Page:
My youngest son Grant is celebrating his 19th birthday today.  I’m pretty proud of the guy, he’s a good young man — tries to be as honest as he can be, as loyal a friend as anyone could want, kind to people, very caring, works very hard when he puts his mind to it, and funny as all get out.

Grant Miller's self-portrait.

Out of all our children, he’s the one who carried on the father’s love of sports to the greatest degree.  His greatest sports love is basketball, particularly the NBA, where mine is the NFL.  His favorite NFL team is the Denver Broncos, while they’re the one NFL team I probably hate the most (aside from the Dallas Cowboys) but, now that Peyton Manning’s going to be playing in Denver, I may have to adjust that just a touch.

Regardless of any differences that fathers and sons may have, I love my son Grant with all my heart.  He may be turning 19 years old today, but there are still many things I could try and teach him.  He’s a good enough guy that I know he’d listen and take my advice.  I just want him to remember these lessons, for any times throughout his life when he needs to look back on them and remember in order to learn and to grow.  I’m still learning and growing — inside — to this day.

There’s Lesson No. 1:  Never be afraid to stop learning.  No one knows everything.  No one.

Lesson No. 2:  Figure out what you want to do with your life, and a plan to do it.  But don’t take too long to do it, because life moves more quickly the older you get and I want to see you start a family of your own with a life of your own, and the efforts of your life are only just now beginning.  Speaking of family …

Lesson No. 3:  Find and fall in love with someone who will love you for you, the person that you are and the young man you are becoming, and make sure they are “fully grown” themselves.  This is one area where it helps to take your time, don’t be in an all-fired rush to “settle down.”  Find that right person first, it’ll save you some potential trouble.  Dedicate yourself to that person, talk to that person in all that you do, listen to their fears and their pain and their concerns, be there to comfort them, be there to support them in every possible way.  At times, be there to guide them.  Share of yourself in every possible way.  And don’t be too proud to “be guided” by them once in a while.  Compromise can be a wonderful thing, as long as it’s done on both sides.

Lesson No. 4:  Be there for your children.  Live your life for your children once you’re done each time you need to live your life to strengthen your relationship with your life partner.  Be a teacher, a coach, a mentor, a provider, a comforter, a nurse, a cook, a chauffeur, an ear, a shoulder, a best friend, a good example-setter … be every thing you can possibly be to your children.  Don’t be like so many fathers out there who just have a child and then go off and live their own lives selfishly.  Be there for your children.  And allow them to grow into the people they were meant to be.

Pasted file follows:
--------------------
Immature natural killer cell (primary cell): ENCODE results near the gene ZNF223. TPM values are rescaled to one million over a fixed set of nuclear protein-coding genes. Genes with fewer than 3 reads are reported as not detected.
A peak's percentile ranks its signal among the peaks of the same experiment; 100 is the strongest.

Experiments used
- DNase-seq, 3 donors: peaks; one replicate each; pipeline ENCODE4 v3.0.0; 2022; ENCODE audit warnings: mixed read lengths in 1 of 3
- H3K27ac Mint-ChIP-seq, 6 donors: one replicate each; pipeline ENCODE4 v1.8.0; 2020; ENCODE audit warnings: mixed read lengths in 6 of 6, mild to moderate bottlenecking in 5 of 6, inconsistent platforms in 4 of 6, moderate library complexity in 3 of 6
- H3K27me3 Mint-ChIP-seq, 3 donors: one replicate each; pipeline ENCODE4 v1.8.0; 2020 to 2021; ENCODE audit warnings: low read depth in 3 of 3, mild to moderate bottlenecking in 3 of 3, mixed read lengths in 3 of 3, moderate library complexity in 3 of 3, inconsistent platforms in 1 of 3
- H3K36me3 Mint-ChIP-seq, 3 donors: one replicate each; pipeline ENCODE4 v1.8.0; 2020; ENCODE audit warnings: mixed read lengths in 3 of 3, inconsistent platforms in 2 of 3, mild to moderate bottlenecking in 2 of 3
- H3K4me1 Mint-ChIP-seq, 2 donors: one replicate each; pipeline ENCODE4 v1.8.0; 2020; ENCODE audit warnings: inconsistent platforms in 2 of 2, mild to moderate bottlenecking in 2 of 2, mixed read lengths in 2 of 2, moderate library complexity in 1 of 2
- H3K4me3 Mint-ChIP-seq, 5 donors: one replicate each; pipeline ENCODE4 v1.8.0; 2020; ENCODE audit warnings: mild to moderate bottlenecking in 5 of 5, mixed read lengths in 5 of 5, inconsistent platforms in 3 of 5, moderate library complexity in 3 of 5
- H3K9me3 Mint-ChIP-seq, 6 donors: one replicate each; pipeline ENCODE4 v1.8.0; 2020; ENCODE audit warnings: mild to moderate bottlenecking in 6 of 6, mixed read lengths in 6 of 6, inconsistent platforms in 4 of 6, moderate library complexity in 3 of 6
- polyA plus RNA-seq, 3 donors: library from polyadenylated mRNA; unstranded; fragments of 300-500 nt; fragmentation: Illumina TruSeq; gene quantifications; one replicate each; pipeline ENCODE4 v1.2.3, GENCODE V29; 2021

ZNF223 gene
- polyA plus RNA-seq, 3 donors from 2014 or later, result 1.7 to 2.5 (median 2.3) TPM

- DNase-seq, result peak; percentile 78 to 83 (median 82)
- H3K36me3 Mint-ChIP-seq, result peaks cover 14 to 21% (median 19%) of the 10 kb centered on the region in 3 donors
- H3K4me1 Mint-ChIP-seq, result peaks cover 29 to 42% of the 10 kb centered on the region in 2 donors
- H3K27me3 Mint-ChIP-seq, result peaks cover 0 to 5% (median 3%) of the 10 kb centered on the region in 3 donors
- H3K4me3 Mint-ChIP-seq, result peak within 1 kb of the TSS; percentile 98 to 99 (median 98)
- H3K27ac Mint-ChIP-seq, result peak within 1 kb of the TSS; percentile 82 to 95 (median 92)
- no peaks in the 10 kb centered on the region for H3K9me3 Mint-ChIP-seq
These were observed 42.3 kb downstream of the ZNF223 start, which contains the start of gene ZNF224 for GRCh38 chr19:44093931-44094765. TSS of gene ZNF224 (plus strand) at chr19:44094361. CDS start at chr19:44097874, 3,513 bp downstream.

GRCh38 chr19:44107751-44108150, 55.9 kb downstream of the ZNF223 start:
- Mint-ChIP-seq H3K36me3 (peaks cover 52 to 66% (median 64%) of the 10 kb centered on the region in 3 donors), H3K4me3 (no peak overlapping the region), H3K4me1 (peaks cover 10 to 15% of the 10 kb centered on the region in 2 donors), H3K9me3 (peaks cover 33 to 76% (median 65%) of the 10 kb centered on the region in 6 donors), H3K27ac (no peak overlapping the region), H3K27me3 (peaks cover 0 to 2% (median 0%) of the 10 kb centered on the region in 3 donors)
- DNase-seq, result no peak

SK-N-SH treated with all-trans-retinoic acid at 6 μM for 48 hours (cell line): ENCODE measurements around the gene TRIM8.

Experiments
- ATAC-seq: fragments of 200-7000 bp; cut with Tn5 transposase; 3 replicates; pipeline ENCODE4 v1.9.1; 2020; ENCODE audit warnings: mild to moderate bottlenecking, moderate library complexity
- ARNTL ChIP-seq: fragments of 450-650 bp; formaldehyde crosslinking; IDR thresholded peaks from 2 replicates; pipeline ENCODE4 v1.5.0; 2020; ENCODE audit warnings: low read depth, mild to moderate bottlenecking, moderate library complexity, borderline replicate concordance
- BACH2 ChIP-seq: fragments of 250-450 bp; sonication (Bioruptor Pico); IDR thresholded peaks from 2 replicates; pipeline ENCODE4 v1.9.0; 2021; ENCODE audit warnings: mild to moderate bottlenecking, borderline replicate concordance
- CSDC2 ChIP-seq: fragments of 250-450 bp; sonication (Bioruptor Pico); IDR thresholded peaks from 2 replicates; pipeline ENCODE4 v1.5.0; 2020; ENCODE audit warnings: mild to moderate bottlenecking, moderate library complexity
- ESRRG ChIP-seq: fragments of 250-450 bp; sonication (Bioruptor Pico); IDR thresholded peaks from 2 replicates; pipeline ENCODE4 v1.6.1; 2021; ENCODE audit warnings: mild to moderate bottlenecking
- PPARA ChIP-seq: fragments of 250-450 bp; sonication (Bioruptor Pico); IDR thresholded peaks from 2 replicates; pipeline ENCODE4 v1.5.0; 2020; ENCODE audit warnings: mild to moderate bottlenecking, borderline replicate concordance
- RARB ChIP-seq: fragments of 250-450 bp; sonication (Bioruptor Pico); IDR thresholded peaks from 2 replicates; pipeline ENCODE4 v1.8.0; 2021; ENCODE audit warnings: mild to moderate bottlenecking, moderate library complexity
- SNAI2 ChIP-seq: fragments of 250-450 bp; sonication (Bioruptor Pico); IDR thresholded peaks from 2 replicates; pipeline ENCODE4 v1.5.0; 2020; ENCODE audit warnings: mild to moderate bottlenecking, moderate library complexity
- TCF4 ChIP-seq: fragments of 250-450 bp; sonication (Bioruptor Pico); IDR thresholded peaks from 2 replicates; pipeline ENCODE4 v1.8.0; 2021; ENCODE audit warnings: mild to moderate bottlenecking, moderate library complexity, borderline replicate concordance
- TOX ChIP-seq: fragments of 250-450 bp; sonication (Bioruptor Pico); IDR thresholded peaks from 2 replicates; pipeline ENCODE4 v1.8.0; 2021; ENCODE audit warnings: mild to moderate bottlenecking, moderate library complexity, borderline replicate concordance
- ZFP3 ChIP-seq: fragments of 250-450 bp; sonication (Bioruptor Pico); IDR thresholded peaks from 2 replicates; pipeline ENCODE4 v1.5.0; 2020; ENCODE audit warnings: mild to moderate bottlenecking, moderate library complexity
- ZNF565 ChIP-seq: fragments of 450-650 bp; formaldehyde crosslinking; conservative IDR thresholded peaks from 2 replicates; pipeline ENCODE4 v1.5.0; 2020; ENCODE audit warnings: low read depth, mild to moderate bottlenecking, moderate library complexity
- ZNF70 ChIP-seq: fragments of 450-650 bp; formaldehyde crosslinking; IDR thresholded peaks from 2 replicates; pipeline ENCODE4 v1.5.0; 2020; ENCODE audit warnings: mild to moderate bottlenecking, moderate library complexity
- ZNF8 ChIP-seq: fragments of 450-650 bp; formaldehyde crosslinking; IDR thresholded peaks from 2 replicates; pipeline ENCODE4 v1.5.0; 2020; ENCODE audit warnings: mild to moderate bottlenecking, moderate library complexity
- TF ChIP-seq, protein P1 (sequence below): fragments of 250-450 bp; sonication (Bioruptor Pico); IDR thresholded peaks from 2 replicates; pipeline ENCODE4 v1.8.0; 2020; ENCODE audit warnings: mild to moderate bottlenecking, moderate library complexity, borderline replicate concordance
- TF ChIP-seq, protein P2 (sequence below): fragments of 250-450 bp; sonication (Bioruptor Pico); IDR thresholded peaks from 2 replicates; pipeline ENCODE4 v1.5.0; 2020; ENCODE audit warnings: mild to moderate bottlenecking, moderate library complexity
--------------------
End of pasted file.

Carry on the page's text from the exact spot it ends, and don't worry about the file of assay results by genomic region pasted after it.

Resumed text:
Lesson No. 5:  Be a hard worker.  Be helpful.  Be proactive as much as you can.  Strive for perfection in all that you can, yet be content in just knowing that you’ve done the best you can do when it’s all said and done.  Don’t leave a job knowing there was more that you could have done.  Leave a job knowing that you gave it your absolute best.  That’s all anyone can be expected to do.

Lesson No. 6:  When hard times face you, be strong yet don’t be afraid to shed a few tears as you fight your way through.  Have faith, have hope, have trust that things will get better as long as you do your part to help them get better.  Be a survivor, which takes determination and self-confidence and a never-say-die kind of fighting attitude.  Set or reset your goals, don’t be afraid to adapt on the fly.  Have courage.  When the time feels right, don’t be afraid to “swing for the fences.”  Believe.

Lesson No. 7:  Celebrate life, no matter what faces you, in good times and through bad times.

Lesson No. 8:  Follow your heart first, then follow through with your mind for a bit of a reality check.  Good directions often start from the heart.

Lesson No. 9:  Find good, faithful, caring, honest friends — ones that you would feel perfectly comfortable with as a brother or a sister.  Once you’ve found them, try and hold on to them for life.  Anything less than that can be left on a “temporary basis,” because friends do tend to come and go throughout your life.

Lesson No. 10:  Always be yourself.

My son, if you will always remember and do these things, you can live a blessed life.  That’s all I want for you.

Father and son.

Copyright 2012, Daddysangbassdude Media


5 thoughts on “Lessons from a father to a son on his 19th birthday

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